Robb: I know one area, like things like root canals, there’s one way that it’s done that appears to just about guarantee that there’s going to be infectious agent left in your mouth, and it ends up being a problem for years or your whole life. And then there’s a different way of doing it in which it really minimizes the likelihood of infection getting down in the bone and all that type of stuff. Matt Lalonde had a not-good version of it, and had a lot of problems, and then it needed to go back in. Then they did the right version of it, and I apologize, I don’t remember what the distinctions are on this stuff.

Robb: There definitely does appear to be differences, traditional dentistry versus this more holistic approach, but again, I’m not super well steeped in this stuff. There might be something where we could get Dr. Stanbridge on, and maybe do an AMA with him within The Healthy Rebellion, and folks could shake him down for that.

Elizabeth: I think that’s very interesting, and it’s just, like I said, I think a lot of us, probably, who even listen to you, maybe caught on a little later in life. [inaudible 00:35:08] younger and that we’re paying for now, and so trying to get a handle on that. One of the things I had heard about was oil pulling with coconut oil, with kind of swishing around for 10 or 15 minutes. Sounds like it could help with some treatment [crosstalk 00:35:29]

Robb: I was super skeptical.

Nicki: Yeah, a lot of people swear by that.

Robb: And some really good papers came out on it, and it’s actually something I’d fallen out of the habit of doing, but yeah, using the coconut oil … Now there is a little bit of woo out there where they will claim that you’re able to pull toxins out of the body by oil pulling, I really don’t agree with that, but as far as improving oral health, it looks super legit. There’s actually good anecdote, and some really good studies that have been done on that, that bear it out to be really favorable.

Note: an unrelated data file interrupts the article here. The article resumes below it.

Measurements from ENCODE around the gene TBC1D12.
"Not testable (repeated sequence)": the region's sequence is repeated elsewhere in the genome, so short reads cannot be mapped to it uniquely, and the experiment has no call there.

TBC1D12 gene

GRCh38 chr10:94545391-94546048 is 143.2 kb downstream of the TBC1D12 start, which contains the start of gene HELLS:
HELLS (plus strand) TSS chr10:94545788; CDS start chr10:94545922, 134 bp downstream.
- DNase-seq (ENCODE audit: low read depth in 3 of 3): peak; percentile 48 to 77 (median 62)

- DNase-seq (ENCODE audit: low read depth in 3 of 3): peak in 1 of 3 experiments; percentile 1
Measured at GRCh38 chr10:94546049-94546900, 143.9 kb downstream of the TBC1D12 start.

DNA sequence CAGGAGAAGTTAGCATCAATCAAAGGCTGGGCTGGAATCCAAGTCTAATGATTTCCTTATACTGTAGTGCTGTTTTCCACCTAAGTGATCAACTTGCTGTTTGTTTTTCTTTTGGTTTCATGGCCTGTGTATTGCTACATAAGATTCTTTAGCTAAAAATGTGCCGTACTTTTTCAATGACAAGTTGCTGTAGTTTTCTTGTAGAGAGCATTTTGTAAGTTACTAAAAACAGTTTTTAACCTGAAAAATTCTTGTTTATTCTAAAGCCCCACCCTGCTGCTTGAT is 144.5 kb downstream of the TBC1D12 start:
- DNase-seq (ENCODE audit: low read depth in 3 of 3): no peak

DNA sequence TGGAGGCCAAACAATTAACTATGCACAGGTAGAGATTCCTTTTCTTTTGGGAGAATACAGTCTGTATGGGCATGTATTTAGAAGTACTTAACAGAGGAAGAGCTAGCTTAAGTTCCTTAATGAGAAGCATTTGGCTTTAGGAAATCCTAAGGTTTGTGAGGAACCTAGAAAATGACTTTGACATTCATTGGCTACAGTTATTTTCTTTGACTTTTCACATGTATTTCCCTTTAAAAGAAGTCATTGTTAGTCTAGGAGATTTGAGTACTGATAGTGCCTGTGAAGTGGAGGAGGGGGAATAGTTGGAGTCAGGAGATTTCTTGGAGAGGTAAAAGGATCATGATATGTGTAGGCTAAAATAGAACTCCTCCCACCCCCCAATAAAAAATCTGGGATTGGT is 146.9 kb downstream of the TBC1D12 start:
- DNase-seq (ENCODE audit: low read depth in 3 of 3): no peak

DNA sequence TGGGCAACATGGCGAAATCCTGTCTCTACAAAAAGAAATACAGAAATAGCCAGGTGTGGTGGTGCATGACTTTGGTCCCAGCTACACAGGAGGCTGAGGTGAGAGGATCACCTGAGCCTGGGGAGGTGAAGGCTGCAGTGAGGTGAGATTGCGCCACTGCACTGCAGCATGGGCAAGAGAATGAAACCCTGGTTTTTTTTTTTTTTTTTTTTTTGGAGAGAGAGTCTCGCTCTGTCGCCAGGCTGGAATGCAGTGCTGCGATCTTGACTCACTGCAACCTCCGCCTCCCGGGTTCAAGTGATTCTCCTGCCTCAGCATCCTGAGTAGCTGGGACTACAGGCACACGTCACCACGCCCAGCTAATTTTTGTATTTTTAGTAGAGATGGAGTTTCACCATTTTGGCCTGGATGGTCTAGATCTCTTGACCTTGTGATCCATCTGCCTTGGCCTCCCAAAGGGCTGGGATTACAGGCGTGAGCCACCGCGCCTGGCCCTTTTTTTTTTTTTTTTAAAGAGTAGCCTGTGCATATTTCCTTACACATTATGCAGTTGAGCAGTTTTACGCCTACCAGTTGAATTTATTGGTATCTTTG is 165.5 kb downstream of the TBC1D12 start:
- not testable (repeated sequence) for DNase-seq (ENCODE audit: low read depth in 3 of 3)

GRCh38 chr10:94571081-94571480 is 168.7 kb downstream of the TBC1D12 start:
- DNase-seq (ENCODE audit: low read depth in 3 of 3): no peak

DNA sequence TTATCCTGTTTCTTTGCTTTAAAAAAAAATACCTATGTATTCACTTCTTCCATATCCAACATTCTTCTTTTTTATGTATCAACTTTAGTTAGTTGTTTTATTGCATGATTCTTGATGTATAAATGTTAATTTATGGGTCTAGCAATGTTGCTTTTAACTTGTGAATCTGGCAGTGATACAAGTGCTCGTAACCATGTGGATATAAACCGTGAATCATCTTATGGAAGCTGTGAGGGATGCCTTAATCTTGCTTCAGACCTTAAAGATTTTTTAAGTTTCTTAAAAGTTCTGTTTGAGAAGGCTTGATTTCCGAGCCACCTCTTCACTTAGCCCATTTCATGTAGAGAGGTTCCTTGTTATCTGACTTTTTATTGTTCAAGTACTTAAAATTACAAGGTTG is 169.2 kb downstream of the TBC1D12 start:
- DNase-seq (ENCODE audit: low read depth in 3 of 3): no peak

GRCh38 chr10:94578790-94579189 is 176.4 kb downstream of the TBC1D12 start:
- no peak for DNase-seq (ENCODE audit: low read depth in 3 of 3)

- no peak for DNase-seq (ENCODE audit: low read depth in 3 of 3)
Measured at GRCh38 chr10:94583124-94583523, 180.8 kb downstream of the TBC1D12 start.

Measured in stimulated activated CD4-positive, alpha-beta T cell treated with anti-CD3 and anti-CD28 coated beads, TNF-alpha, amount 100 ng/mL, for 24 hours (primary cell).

Elizabeth: Would you be willing to share, maybe, some personal approach that you take to this? Do you go to the dentist every six months for cleaning? Do you get a [crosstalk 00:36:14]

Robb: Oh man. I’m a terrible example of this, because even though I was near-sighted, had acne, a terrible haircut, flat feet, I had really good teeth generally. Like I had a couple of them that got chipped doing some Thai boxing when I caught an elbow in my grill, but I think, because I’ve eaten reasonably low carb for like 22 years, when I go to the dentist, which is really infrequent, I’m almost embarrassed to say how infrequently, they’re like, “When was the last time you had your teeth cleaned?” And when I tell them, their eyes get huge, because I have virtually no plaque buildup. I use an electric toothbrush, brush twice daily, I floss once daily, and I used to do oil pulling pretty regularly, but we’re actually really terrible at being consistent on-

Nicki: We haven’t found a dentist here yet in New Braunfels, but in reno, we were going every six months.

Robb: It was like once every six months, yeah.

Nicki: The girls were going, once they started going they were every six months too. I had a bunch of sealants as a child that were starting to degrade, so I had to go and get those all removed and redone, I guess is the … I don’t know what the proper terminology is. But I haven’t had any new decay or cavities since eating this way, which is great.

Nicki: You don’t want to mess with your teeth. If you have something going on, I would get it fixed. You don’t want to leave … I don’t know. Another person, Eva, would be a great one to call, although she’s still recovering from her accident, but if you can’t eat, if you have some sort of infection in your mouth, it’s not good for your overall health, so you definitely want to get anything that’s existing dealt with, in my opinion. My mom was a dental assistant, so I grew up, every six months you get your teeth cleaned, and through all of that. So I don’t know, I would … If you have something going on, I would definitely get it dealt with.